From Bowen v. Van Bramer, decided Tuesday by the N.Y. intermediate appellate court (Justices Mark Dillon, Francesca Connolly, Valerie Brathwaite Nelson, and Lara Genovesi):
In February 2019, amid public criticism, e-commerce giant Amazon cancelled its plans to build a second corporate headquarters in the Long Island City area of Queens. The plaintiff, a local restaurateur, was involved in efforts to persuade Amazon to reconsider and proceed with its plans. The defendant, James “Jimmy” G. Van Bramer, then a member of the New York City council who represented the relevant portion of Queens, opposed the Amazon project.
After Amazon cancelled its plans, the plaintiff initiated an exchange of text messages with the defendant’s chief-of-staff. In that exchange, the plaintiff demanded that the defendant contact Amazon executives and withdraw his opposition, promising that, if the defendant did so, the plaintiff could “stop the growing forces that will end councilman VanJobkillers career,” but, if the defendant refused, the plaintiff would “add another sound bite on to the funeral pyre of Jimmys [sic] career” during the plaintiff’s upcoming television appearance. In response, on March 1, 2019, the defendant “tweeted” (i.e., posted) a screenshot of that portion of the conversation on his Twitter (social media) feed, and, in his accompanying comments, accused the plaintiff of making “threats.”
[This appears to be the tweet involved: -EV]
Josh Bowen, who recently went to Seattle to meet with Amazon sent this text today. It is several threats rolled into one. Demanding an elected official make a call to Amazon by a certain time – or else. This is disgusting. did others get this too? I don’t respond to threats. pic.twitter.com/Txtf53aaiN
— Jimmy Van Bramer (@JimmyVanBramer) March 1, 2019
“Since falsity is a necessary element of a defamation cause of action and only ‘facts’ are capable of being proven false, ‘it follows that only statements alleging facts can properly be the subject of a defamation action.'” Accordingly, “‘[a]n expression of pure opinion is not actionable …, no matter how vituperative or unreasonable it may be.'” The allegedly defamatory statement “‘must be construed in the context of the entire statement or publication as a whole, tested against the understanding of the average reader [or listener], and if not reasonably susceptible of a defamatory meaning, they are not actionable and cannot be made so by a strained or artificial construction.'”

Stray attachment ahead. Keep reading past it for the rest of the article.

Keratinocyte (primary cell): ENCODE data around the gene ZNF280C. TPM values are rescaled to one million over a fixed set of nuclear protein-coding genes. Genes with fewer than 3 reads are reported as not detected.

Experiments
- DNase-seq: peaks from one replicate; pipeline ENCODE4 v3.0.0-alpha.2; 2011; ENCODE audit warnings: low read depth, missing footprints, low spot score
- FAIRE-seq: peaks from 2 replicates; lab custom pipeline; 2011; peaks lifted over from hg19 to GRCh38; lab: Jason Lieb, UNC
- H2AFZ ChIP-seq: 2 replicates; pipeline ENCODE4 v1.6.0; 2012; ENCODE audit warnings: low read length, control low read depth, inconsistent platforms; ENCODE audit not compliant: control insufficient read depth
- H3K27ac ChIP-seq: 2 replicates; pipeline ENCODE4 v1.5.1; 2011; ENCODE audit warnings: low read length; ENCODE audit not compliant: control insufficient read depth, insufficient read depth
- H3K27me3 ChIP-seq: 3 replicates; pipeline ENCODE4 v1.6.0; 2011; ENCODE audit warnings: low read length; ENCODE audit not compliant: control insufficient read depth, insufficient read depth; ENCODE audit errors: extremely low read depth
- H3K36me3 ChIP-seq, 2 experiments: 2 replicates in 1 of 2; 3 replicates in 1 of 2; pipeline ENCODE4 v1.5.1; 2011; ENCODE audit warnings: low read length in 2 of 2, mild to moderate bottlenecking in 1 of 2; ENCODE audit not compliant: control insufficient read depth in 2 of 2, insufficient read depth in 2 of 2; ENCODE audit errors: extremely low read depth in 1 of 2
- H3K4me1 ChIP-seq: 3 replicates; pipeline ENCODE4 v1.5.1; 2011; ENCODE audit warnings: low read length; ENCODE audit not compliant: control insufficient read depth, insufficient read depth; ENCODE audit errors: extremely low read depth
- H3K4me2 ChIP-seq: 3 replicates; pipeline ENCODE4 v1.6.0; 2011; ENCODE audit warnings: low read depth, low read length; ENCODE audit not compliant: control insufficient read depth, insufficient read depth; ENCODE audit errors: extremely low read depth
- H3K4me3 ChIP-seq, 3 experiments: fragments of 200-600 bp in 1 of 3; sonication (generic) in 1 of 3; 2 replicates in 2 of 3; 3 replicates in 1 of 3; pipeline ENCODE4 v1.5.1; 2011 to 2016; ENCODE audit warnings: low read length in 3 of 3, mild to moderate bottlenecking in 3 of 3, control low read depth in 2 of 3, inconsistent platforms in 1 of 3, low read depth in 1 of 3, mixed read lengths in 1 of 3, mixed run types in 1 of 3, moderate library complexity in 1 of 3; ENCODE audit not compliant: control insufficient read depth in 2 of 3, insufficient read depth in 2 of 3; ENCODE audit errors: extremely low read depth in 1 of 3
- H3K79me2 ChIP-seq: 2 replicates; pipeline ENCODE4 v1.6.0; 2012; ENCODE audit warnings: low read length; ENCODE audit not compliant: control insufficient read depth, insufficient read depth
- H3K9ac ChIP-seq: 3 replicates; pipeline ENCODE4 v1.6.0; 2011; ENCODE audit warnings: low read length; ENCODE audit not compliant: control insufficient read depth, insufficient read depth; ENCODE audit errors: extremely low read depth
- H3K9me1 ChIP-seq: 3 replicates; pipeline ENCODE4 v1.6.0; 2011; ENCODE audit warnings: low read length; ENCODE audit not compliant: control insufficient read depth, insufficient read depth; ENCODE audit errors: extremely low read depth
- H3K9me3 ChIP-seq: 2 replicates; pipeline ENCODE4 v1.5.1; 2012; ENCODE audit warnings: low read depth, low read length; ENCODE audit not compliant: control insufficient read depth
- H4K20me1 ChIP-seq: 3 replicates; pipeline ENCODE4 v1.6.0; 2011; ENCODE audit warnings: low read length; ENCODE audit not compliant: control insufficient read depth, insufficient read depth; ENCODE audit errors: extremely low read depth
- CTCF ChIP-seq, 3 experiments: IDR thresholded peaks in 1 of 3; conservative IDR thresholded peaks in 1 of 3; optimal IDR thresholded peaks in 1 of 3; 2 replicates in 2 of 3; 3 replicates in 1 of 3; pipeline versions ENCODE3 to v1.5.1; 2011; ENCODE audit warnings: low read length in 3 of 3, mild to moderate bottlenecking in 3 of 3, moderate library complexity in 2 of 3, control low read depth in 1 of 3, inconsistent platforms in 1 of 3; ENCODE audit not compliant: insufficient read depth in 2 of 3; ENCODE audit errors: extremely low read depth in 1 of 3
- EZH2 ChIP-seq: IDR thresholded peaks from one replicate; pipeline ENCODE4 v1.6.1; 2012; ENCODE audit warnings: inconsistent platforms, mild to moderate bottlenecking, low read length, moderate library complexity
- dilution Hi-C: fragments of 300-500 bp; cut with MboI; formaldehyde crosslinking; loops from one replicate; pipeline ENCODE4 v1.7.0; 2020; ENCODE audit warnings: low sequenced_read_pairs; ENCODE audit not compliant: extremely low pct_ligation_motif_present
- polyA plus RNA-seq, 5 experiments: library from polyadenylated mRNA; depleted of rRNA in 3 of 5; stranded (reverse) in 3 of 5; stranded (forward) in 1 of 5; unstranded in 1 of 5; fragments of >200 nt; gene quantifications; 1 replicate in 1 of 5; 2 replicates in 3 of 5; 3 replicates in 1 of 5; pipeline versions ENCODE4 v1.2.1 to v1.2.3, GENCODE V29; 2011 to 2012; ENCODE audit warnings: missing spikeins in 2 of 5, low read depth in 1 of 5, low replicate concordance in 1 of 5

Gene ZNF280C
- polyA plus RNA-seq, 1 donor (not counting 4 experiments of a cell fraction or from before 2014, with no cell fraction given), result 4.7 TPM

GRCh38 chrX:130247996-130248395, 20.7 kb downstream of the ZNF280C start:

Where a statement of pure opinion implies that it is based upon undisclosed facts which justify the opinion, it is actionable because “a reasonable listener or reader would infer that the speaker [or writer] knows certain facts, unknown to [the] audience, which support [the] opinion and are detrimental to the person [toward] whom [the communication is directed].” Where, however, the opinion recites the facts upon which it is based without implying the existence of additional, undisclosed facts, that statement is not actionable.
The defendant’s characterization of the plaintiff’s text as containing “several threats rolled into one” is not a statement which can be proved true or false but was, instead, an opinion…. [Even] “accusations of criminality [can] be regarded as mere hypothesis and therefore not actionable if the facts on which they are based are fully and accurately set forth.” Here, the defendant’s statement amounts to no more than “nonactionable opinion or rhetorical hyperbole.”